What is the difference between normal, healthy masturbation practices and an addiction to it? Part III

What is the difference between normal, healthy masturbation practices and an addiction to it?
Part III – Conclusion

“Addiction” – another word that requires a definition. For the sake of my layman clients, I define addiction as “a behavior (or set of behaviors) that involves a chemical reaction in the brain such that the individual reoccurringly behaves contrary his or her values system”. Some addictions are more obviously chemical, as with nicotine, heroin and meth. Other behaviors, like video gaming, are still under exploration. More research* has been done on pornography as an addiction than research on masturbation. Initially, pornography was thought of as just another form of quality entertainment. Researchers have observed chemical reactions in the brain (especially male brains) that are like unto chemical reactions observed in the brains of drug and alcohol addicts. It seems, with masturbation and other solo-sexual activities, there is a “switch” that can be flipped in the brain changing a “casual user” into an addict, as with alcohol.

Many people point out that they can use drugs, alcohol, pornography and masturbate without becoming addicted to it. There is no reason to debate against this because it is true. It has been observed that the number of drinks it takes for one person to become an alcoholic is different from the number of drinks it takes another person to become an alcoholic. Unfortunately, some people can become addicted to alcohol with their first drink. Even more unfortunate is the time, money and energy it takes to recover from the addiction. Also, there is no way, with current limitations in science, for us to predict how many drinks it will take before the “switch” is flipped and the individual is now an addict. These things are also true with drugs, pornography, and masturbation.

An individual can become a sex addict without being exposed to pornography. There are chemicals and brain waves that react when an individual is having a sexual experience. Although there is some overlap, the chemicals and brain waves associated with the sexual experience when one is with a partner with whom they have an attachment are different than when the sexual experience is auto-erotic. It has been observed that chemical reactions that parallel addiction are more likely to occur when an individual is having an auto-erotic experience than when having an intimate experience with another person. This auto-erotic experience can be masturbation or just using another person to “get off”. There are other, more deviant forms of auto-eroticism that I don’t need to address here.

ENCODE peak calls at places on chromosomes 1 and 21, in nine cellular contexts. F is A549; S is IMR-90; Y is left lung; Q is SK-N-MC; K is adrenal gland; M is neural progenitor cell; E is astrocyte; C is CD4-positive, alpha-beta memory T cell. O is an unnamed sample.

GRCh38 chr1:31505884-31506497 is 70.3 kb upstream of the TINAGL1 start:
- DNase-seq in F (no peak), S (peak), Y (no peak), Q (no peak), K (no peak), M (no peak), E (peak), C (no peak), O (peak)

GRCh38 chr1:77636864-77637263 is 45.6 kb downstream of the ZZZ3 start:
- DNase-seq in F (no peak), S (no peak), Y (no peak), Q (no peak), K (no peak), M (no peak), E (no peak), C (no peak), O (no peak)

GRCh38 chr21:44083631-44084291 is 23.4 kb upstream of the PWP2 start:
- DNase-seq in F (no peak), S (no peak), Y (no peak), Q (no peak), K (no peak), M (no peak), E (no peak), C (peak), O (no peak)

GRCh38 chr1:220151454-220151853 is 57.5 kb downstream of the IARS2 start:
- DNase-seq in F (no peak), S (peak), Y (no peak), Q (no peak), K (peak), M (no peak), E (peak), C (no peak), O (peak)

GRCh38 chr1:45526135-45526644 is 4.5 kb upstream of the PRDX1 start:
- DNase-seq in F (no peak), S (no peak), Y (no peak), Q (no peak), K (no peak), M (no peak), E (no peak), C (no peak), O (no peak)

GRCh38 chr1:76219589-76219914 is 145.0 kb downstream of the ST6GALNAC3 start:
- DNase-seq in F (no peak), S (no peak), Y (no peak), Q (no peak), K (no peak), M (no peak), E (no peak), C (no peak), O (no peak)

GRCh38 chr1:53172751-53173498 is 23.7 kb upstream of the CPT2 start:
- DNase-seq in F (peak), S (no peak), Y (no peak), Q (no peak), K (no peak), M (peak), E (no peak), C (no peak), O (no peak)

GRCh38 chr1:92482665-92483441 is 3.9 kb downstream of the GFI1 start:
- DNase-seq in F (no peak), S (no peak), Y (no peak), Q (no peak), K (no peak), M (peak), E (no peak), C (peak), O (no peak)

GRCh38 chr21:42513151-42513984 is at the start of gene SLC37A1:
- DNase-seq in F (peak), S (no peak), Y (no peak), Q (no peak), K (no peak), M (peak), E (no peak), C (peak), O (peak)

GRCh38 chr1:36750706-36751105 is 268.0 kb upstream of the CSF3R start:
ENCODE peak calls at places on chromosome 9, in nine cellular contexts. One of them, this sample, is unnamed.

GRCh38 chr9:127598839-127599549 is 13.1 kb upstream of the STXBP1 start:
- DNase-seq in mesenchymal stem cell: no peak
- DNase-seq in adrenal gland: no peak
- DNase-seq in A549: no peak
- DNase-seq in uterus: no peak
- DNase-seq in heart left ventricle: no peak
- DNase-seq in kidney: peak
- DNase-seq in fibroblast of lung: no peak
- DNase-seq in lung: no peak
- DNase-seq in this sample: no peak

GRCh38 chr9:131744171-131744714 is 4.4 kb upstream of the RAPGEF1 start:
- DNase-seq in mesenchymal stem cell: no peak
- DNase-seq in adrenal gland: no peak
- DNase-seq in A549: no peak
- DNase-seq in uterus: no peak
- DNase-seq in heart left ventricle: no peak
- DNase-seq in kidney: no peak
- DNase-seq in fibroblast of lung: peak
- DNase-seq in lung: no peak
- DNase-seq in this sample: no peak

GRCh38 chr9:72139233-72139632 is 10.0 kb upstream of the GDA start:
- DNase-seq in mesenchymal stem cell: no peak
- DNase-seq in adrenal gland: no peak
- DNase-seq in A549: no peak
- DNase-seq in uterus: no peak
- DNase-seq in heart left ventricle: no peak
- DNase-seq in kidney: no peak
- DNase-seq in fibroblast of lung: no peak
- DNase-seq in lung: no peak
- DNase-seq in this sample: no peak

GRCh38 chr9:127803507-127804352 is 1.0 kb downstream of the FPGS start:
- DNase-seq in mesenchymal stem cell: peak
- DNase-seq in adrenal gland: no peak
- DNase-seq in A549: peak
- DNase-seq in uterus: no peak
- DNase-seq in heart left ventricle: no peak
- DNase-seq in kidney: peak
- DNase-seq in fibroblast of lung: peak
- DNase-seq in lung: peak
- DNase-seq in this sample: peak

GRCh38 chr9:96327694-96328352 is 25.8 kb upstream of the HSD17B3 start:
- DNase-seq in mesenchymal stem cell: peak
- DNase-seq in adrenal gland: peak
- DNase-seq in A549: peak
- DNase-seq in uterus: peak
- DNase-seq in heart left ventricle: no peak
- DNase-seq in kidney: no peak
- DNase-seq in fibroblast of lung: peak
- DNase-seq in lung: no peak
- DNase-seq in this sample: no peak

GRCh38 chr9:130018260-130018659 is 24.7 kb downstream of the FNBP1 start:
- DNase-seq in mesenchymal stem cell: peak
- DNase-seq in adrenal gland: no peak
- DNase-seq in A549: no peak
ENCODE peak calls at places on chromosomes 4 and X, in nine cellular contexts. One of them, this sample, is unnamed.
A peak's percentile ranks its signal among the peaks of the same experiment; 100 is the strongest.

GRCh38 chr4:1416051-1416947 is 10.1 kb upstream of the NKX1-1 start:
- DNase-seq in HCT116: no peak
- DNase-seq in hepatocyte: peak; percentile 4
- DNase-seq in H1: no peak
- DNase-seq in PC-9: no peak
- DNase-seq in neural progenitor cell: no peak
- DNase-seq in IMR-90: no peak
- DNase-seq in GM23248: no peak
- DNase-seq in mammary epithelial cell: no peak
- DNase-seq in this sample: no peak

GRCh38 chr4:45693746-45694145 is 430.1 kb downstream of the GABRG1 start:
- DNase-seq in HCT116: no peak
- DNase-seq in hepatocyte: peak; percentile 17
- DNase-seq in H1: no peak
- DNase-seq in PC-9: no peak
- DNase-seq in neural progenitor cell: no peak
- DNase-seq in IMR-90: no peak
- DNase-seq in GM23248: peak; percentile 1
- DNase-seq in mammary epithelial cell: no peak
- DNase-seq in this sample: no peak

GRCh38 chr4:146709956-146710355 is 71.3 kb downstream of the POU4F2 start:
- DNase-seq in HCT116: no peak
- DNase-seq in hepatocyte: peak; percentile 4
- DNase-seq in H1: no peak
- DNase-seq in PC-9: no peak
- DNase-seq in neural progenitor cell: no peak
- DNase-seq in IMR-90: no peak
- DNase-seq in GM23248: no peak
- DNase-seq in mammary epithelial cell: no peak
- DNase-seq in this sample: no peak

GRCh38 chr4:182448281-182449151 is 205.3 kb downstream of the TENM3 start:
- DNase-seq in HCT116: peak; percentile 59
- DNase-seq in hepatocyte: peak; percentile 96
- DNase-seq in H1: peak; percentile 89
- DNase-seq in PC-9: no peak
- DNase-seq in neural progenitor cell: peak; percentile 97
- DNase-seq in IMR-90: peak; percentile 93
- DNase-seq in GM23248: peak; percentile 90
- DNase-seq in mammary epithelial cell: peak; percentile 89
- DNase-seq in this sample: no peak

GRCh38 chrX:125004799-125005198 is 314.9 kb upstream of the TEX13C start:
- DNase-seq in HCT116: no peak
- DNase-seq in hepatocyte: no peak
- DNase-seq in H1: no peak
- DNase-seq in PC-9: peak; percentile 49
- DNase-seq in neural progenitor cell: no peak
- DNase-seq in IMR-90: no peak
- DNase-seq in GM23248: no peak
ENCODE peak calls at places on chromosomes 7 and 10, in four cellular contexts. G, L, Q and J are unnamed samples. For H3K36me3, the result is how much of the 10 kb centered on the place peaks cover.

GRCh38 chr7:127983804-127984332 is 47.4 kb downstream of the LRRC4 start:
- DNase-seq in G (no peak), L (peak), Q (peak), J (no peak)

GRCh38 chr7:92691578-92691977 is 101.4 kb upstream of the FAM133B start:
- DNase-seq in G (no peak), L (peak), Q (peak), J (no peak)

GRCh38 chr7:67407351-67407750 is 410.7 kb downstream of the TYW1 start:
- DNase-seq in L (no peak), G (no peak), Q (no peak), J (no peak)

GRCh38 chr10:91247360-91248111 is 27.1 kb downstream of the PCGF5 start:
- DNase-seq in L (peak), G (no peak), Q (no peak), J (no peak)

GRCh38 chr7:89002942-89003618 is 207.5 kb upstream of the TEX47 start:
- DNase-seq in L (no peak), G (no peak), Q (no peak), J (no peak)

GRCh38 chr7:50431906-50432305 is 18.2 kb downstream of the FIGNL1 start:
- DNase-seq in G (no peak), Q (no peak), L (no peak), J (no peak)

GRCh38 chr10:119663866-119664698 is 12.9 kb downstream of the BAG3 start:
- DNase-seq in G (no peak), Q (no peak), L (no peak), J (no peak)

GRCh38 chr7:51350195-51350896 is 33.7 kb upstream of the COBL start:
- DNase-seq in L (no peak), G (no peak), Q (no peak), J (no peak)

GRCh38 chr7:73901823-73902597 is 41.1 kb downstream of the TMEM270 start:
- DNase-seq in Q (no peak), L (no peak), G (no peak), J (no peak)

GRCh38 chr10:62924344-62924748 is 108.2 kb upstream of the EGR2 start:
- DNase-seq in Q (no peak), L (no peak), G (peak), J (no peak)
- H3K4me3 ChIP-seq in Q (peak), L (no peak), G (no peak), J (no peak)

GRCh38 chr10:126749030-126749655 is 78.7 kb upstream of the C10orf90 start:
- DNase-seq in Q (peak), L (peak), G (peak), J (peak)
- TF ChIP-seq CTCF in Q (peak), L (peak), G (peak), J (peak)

As with other addictions, behaviors and paradigms start to formulate that support the addiction including lying, sneakiness, manipulating, withdraw from relationships and productive activities, etc. All of which are not something we would want our youth or our spouses to experience. All of which we would not want to live with.

In summary, I am not concerned about a young adolescent going through a stage of self discovery with masturbation. I am not concerned about a youth trying a cigarette, a drink of alcohol, a single hit on some drugs. The more a youth tinkers with cigarettes, alcohol and drugs, the more likely they are to become addicted. This is also true with masturbation (and pornography). I feel the great deal of pain for the time, money, effort, and emotional pain associated with recovering from an addiction

So, my shortest answer is…take as little risk as possible when it comes to addictive behaviors. There are many pleasurable, relaxing, distracting activities that one can engage in that are less addictive in nature. Activities that are less unhealthy.

Hope this answers the questions that have been posed.  If you have more questions, please feel free to ask.

Maurice W. Harker, LPC
8016356474 (text)

*You will note that I have made no effort to find exact references for this “scientific data”. With the internet and search engines, the curious explorer can find studies if they wish.

About Maurice W. Harker, LPC

Director of Life Changing Services, Director of Sons of Helaman, Facilitator of the WORTH group, Consultant for the Daughters of Light program.